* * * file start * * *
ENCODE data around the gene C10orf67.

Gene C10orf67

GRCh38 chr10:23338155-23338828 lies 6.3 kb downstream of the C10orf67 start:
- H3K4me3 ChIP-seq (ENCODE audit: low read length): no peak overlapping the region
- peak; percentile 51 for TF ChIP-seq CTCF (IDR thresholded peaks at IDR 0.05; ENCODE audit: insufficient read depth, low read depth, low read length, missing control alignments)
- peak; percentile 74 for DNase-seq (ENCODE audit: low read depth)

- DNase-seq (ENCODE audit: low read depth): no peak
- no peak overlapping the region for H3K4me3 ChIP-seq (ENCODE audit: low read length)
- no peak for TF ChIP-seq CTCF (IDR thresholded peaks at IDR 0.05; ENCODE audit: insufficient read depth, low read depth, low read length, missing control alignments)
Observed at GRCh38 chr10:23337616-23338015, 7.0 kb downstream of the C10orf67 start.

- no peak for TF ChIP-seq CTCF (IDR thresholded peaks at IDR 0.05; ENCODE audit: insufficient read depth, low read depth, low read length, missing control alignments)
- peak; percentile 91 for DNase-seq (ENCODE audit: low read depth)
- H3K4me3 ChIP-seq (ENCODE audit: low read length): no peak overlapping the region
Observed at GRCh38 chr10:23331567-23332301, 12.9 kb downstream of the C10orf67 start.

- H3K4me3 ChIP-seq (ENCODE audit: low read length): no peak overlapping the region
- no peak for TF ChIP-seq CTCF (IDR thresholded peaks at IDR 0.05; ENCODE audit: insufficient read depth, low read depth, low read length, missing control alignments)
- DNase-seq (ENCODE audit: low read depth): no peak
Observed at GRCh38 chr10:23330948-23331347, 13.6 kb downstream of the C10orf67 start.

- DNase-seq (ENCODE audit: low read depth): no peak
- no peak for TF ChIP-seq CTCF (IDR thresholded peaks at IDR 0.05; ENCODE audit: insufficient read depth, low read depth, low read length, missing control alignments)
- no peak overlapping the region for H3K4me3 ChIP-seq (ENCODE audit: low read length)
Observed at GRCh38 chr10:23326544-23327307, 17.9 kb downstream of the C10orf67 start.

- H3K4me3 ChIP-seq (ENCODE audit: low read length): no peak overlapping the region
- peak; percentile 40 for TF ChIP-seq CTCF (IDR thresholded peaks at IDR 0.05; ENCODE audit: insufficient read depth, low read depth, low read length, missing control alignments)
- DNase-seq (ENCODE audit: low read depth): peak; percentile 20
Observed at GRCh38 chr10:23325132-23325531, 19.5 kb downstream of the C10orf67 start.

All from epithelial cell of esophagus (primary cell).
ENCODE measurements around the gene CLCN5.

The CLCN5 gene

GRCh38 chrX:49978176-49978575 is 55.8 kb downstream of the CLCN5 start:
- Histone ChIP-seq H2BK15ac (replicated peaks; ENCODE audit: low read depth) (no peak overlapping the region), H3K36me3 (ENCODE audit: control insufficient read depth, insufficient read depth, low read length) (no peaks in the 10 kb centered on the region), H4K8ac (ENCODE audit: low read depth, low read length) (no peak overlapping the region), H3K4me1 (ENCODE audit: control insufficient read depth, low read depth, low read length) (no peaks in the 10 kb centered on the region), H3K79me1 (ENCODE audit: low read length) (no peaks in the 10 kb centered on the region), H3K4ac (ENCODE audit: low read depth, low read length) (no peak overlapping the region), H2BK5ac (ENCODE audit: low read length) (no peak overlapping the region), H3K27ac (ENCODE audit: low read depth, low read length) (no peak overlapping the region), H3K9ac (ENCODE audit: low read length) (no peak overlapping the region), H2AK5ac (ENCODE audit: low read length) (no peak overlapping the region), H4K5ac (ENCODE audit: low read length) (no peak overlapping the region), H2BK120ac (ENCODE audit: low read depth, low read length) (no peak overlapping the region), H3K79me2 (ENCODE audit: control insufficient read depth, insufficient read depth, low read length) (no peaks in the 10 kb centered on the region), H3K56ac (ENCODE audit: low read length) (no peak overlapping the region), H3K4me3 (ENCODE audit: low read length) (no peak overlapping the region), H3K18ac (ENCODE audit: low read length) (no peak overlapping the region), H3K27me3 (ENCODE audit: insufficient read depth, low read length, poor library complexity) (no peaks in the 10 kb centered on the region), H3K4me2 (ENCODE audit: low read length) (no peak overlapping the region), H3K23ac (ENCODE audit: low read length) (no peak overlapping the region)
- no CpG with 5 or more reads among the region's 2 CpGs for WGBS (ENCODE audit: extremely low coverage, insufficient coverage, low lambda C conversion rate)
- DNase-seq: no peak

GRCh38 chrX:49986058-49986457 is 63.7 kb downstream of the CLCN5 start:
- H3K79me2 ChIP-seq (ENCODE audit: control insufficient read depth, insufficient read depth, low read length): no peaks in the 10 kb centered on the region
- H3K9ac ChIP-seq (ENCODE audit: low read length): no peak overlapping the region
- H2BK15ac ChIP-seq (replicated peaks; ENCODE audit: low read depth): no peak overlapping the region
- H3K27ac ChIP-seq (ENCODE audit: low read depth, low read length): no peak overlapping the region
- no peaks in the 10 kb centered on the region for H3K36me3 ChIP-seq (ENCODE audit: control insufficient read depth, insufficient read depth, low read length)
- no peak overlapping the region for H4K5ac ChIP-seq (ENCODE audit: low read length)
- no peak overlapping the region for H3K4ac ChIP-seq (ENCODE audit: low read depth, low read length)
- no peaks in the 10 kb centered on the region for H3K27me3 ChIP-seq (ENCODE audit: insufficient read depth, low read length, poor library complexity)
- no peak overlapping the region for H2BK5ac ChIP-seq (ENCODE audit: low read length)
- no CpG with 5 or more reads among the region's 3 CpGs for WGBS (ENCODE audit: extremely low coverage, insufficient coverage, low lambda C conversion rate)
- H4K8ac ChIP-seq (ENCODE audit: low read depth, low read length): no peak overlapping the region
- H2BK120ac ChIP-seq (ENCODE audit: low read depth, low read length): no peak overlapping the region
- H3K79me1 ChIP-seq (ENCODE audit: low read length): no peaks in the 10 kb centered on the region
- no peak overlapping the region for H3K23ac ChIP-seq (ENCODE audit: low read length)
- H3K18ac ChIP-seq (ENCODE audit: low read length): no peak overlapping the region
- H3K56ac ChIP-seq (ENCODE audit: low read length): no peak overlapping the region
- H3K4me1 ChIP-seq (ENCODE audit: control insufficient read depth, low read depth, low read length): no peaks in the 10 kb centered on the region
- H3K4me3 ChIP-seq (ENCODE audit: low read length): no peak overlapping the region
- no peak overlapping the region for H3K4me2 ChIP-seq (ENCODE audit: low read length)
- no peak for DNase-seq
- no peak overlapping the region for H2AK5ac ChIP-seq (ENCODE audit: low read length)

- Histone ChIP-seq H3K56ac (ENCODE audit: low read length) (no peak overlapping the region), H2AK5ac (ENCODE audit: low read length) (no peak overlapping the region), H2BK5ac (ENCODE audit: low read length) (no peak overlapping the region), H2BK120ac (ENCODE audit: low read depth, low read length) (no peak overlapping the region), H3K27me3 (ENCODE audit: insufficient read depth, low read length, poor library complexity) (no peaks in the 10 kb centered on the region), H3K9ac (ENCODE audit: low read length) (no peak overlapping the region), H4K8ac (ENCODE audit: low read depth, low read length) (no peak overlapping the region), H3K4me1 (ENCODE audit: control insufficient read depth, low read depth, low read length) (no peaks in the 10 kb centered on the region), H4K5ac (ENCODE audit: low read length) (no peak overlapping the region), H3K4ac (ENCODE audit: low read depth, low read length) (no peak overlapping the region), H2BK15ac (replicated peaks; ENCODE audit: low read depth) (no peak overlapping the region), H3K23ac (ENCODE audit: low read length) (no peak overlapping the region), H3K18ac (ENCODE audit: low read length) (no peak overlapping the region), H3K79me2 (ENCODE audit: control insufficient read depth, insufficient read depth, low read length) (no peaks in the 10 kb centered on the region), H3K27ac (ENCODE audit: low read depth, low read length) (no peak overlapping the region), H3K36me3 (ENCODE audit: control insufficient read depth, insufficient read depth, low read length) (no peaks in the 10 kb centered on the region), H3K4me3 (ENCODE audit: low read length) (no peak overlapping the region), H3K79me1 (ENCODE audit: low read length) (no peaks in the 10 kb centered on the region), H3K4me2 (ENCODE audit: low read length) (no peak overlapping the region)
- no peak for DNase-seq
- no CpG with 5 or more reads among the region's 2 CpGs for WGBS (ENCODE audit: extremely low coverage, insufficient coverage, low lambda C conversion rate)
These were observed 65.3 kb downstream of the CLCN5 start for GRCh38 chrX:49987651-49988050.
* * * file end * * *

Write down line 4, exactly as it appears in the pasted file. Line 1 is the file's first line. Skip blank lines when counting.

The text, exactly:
- H3K4me3 ChIP-seq (ENCODE audit: low read length): no peak overlapping the region